The Canadian railway network is subject to severe extreme climatic conditions (e.g., cold temperatures, strong winds, snow, ice, and seasonal freeze and thaw cycles) as well as climate-induced geohazards, such as frost heave and tunnel icing.
The research program was developed in direct consultation with Railway Engineers from across the industry with the objectives to:
1. Reduce the frequency of interruptions and improve service reliability in all weather conditions
2. Develop equipment and track infrastructure health monitoring technologies and systems
3. Develop a strategy for maximizing system capacity and minimizing rail maintenance in a cold environment.
Localized frost heaves beneath track can result in bumps. Frost heaves develop where water is present within soil and the temperature drops below freezing. This work aims to quantify the magnitude of the issue and determine the root (local) causes of frost at problematic sites.
Railway tunnels are affected by water leakage and freezing temperatures, which cause ice to form along the tunnel contour in the form of icicles and pillars that can damage the tunnel structure, handrails, cable racks, installations, and drainage system. This project aims to research frost generation along tunnels.
Low Temperature Rail Breaks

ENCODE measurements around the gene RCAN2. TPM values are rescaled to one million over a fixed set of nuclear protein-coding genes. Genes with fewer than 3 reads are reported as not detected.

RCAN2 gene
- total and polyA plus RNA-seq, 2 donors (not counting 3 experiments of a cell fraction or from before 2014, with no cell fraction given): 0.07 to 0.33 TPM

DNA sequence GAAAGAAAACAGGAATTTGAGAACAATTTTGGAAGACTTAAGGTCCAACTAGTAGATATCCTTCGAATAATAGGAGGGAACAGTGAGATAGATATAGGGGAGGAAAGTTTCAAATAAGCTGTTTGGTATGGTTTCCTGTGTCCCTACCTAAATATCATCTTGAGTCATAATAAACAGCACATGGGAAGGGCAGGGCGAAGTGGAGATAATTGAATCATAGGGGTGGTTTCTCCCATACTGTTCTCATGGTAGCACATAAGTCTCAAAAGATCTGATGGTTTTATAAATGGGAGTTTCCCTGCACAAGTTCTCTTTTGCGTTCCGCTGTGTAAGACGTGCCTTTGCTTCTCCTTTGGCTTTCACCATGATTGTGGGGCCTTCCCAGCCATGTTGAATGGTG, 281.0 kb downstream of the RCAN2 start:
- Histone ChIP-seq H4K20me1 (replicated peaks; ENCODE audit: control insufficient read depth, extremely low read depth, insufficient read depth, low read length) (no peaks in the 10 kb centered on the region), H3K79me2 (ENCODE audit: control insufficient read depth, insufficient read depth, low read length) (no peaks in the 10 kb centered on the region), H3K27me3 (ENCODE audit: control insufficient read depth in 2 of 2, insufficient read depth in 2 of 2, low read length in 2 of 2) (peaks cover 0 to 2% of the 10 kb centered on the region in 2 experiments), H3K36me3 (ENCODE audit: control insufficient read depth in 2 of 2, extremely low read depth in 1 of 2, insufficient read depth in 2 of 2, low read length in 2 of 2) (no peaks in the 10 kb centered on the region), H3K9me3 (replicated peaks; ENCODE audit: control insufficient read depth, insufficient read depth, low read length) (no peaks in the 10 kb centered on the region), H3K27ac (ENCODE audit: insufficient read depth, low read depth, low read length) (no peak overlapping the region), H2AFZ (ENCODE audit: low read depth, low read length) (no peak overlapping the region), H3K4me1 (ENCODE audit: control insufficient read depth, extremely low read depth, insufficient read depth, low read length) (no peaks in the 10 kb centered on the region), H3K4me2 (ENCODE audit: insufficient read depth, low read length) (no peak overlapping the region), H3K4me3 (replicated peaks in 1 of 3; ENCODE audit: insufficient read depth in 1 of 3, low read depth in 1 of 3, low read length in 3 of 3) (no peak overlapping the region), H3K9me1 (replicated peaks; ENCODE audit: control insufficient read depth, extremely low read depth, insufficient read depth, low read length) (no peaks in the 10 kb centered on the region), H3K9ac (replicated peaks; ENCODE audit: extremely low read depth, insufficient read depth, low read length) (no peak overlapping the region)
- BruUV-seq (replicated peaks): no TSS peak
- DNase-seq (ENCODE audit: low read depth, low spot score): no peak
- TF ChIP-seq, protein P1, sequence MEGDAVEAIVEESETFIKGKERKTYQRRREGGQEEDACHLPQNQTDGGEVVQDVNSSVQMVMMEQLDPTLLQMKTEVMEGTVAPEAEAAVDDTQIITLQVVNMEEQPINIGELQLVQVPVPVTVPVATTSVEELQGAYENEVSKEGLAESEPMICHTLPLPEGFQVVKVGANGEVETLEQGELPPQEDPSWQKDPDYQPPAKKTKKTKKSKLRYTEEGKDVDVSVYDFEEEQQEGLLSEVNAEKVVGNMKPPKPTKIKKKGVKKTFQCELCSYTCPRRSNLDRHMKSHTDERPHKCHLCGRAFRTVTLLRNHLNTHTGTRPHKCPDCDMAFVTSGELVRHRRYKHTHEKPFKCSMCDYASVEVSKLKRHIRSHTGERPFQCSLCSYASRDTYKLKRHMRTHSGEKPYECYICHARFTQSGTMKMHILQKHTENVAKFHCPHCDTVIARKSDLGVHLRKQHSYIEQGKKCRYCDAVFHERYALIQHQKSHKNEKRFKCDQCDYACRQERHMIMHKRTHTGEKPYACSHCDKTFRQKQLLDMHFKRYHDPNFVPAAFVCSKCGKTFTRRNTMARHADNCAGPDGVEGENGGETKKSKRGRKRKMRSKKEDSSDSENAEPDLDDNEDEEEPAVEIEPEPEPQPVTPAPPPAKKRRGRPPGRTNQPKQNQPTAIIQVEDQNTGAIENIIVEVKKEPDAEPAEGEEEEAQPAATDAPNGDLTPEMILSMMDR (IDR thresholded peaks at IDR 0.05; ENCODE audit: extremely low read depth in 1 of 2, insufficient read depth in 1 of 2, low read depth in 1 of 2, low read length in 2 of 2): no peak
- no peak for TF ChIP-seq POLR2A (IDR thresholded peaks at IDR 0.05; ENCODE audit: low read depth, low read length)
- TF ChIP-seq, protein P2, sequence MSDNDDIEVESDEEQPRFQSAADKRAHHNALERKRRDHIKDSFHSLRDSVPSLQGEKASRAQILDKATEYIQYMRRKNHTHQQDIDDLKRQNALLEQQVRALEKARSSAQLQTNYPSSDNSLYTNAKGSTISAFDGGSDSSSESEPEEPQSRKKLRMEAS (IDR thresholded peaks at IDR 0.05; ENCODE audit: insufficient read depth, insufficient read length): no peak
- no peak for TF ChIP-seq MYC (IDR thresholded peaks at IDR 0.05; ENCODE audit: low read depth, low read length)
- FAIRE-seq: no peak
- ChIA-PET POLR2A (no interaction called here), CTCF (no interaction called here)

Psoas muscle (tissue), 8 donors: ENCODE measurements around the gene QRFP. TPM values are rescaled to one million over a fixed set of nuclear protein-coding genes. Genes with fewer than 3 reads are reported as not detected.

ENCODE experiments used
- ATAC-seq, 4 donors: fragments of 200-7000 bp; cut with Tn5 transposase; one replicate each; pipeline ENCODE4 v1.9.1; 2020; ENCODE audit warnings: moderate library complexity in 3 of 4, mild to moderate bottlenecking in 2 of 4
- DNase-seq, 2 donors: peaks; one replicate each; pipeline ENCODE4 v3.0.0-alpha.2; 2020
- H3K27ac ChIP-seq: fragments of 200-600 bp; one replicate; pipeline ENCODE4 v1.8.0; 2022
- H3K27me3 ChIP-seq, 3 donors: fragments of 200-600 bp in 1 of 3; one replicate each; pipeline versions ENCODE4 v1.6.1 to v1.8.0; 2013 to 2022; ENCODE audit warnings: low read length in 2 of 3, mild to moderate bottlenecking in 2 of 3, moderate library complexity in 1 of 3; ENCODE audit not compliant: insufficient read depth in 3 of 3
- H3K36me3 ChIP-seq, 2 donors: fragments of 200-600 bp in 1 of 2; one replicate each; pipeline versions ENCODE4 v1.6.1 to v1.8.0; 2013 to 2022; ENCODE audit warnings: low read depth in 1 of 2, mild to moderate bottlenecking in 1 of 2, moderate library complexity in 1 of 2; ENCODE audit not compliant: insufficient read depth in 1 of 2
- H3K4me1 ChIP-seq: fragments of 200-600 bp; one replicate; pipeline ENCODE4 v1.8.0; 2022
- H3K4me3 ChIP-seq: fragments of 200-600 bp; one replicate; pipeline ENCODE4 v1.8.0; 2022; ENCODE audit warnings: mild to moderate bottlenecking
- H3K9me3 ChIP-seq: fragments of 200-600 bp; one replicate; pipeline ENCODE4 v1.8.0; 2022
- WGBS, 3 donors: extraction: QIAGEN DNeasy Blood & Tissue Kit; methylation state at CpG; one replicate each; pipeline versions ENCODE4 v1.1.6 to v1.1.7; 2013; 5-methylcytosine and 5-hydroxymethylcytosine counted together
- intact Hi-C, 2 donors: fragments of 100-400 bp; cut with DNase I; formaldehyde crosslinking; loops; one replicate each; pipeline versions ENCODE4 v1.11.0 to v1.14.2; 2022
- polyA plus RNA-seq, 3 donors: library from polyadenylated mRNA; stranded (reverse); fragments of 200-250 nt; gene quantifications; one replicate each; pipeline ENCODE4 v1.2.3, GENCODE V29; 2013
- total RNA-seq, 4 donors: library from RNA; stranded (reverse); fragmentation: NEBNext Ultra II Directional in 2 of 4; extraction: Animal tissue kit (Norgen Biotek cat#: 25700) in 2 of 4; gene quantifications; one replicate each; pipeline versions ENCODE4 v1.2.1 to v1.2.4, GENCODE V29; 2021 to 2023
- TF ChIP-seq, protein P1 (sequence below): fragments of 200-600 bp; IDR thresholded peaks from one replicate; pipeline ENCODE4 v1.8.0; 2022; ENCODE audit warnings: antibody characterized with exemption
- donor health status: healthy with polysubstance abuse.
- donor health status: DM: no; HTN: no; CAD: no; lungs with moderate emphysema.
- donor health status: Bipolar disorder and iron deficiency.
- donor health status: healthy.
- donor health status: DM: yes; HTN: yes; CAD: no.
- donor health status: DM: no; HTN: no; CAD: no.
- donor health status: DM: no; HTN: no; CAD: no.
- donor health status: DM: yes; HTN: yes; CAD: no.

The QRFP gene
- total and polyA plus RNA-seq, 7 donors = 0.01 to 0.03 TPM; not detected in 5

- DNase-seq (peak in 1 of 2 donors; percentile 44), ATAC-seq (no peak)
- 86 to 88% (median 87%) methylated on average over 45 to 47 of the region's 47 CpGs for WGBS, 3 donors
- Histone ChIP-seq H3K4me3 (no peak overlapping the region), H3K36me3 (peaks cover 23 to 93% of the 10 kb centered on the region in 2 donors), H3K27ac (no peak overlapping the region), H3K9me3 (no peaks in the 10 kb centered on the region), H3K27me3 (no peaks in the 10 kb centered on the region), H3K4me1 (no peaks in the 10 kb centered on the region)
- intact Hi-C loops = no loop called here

Continuously Welded Rail (CWR) has become standard on the mainline of North American railways. As CWR has no joints to allow for the expansion and contraction, with changes in temperature, large stresses within the rails are generated. This work aims to develop a new testing method for measuring the fracture toughness of rail steels, relying on the use of Finite Element Analysis coupled with mechanical testing, and measure fracture toughness, in terms of Klc values, to determine the effect of low temperature on the fracture toughness.
Cold Weather Mechanical Reliability
This work aims to conduct a reliability analysis of air brakes, using a combination of fault modes and effects analysis and statistical analysis of condition monitoring that includes normal operating data and observed faults of both classes.
Climate Change Impact
The change in the frequency and magnitude of severe weather events is projected as a consequence of expected climate changes. This can be examined on the short-term scale, using forecasts of weather conditions for quarterly periods (www.weatheroffice.gc.ca), or over the coming 100, 250, and 500 years, using models of expected temperature and precipitation trends. The focus of this research will be to develop an understanding of how the extent of the impact of severe weather events related to climate change will affect the level of care that railways must apply to the monitoring of infrastructure and nearby hazards.
Major Canadian railway companies ship millions of cars over their railroads every year. A shipment can pass through many classification yards from its origin to its destination. After a shipment is placed in a block, it is not reclassified until it reaches the destination of that block, reducing intermediate handlings of shipments. A blocking plan that produces the minimal total shipment cost can lead to huge savings in handling costs for the railway industry.
In a single-lane main line operating network, the locomotive power output is matched to train length and expected grade. A better understanding of the implications of locomotive failures will permit better decision making, better allocation of maintenance and repair resources.